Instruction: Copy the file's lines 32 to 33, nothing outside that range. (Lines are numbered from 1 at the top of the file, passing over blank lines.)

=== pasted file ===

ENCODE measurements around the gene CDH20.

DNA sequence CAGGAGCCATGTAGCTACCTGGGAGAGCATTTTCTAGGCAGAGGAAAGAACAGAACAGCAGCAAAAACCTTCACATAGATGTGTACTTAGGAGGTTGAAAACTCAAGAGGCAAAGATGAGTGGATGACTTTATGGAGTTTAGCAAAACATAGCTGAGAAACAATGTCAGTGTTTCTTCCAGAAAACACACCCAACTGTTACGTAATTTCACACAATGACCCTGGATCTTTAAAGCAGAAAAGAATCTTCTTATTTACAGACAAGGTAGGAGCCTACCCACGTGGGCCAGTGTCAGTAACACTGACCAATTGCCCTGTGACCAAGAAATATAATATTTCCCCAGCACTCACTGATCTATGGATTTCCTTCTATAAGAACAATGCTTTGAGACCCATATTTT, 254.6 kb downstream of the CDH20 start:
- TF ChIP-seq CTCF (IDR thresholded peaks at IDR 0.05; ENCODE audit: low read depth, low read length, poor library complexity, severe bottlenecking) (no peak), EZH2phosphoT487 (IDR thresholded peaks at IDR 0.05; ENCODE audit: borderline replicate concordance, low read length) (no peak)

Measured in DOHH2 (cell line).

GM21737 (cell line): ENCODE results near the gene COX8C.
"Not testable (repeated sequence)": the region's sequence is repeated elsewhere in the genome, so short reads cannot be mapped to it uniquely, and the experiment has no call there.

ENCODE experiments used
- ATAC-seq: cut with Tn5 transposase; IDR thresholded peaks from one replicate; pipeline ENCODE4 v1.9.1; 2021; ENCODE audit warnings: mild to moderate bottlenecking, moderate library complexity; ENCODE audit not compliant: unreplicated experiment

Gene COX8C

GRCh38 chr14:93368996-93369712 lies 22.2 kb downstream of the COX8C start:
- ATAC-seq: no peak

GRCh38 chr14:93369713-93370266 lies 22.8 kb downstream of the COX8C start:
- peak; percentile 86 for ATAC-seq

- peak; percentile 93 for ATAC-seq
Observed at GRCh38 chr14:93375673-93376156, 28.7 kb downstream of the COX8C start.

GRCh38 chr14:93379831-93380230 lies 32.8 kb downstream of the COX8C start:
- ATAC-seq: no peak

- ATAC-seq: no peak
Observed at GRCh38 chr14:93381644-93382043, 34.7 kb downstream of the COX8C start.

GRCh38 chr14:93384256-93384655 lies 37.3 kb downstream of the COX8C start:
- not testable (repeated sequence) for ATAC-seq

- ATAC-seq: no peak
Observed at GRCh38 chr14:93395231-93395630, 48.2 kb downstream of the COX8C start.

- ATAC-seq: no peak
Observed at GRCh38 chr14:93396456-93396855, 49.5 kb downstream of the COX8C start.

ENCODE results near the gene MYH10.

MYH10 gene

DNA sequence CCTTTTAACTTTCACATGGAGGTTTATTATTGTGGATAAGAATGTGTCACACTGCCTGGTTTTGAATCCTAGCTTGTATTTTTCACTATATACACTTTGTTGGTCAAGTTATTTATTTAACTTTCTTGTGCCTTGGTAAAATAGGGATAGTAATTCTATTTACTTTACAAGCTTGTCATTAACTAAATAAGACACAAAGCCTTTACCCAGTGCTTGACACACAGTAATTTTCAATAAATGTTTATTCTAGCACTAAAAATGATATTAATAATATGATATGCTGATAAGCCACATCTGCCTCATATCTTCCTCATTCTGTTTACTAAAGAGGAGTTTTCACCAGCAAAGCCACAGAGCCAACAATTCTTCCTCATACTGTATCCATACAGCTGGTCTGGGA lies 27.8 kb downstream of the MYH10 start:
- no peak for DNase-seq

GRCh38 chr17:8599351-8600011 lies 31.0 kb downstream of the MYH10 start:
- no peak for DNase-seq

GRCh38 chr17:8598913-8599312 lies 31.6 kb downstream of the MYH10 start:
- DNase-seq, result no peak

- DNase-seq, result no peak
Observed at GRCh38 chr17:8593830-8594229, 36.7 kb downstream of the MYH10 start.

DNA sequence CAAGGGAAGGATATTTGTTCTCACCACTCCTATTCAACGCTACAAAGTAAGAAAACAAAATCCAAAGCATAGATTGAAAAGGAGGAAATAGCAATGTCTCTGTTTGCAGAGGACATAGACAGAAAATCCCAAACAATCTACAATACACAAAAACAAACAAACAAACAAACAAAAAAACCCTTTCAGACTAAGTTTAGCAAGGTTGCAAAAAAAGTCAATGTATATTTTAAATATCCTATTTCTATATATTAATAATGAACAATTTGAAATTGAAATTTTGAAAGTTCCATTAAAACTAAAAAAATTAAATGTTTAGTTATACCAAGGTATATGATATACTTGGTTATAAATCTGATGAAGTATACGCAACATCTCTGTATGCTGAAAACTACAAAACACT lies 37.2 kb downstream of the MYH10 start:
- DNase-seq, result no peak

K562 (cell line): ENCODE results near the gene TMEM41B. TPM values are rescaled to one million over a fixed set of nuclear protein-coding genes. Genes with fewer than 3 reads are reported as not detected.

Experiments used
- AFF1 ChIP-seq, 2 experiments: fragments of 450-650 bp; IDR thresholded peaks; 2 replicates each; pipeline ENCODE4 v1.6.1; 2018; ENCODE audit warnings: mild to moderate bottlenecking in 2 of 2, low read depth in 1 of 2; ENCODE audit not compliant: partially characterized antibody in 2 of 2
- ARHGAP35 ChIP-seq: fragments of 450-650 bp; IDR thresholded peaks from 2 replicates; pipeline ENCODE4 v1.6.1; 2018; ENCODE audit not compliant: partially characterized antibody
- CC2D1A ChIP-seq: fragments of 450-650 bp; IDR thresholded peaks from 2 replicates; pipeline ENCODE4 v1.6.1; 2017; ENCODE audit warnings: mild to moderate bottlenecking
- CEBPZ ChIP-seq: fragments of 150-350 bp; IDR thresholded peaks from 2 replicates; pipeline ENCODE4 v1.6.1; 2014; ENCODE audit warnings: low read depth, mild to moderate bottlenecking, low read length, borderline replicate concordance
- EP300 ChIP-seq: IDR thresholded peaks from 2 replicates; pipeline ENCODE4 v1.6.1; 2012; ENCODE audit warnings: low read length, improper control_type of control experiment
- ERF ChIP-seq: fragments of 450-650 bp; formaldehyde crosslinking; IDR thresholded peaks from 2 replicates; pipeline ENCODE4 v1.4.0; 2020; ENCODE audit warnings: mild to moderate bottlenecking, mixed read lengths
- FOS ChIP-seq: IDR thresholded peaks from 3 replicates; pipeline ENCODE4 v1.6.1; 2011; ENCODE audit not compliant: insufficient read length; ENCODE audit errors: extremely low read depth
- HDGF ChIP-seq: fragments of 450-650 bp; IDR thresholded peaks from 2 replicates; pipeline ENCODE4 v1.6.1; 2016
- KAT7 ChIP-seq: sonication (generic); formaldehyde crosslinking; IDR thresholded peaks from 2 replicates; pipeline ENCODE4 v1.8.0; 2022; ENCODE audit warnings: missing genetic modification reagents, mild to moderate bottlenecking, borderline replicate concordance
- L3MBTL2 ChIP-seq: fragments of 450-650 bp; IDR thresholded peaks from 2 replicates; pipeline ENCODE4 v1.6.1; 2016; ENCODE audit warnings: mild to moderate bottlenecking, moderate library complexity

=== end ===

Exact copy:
GRCh38 chr17:8598913-8599312 lies 31.6 kb downstream of the MYH10 start:
- DNase-seq, result no peak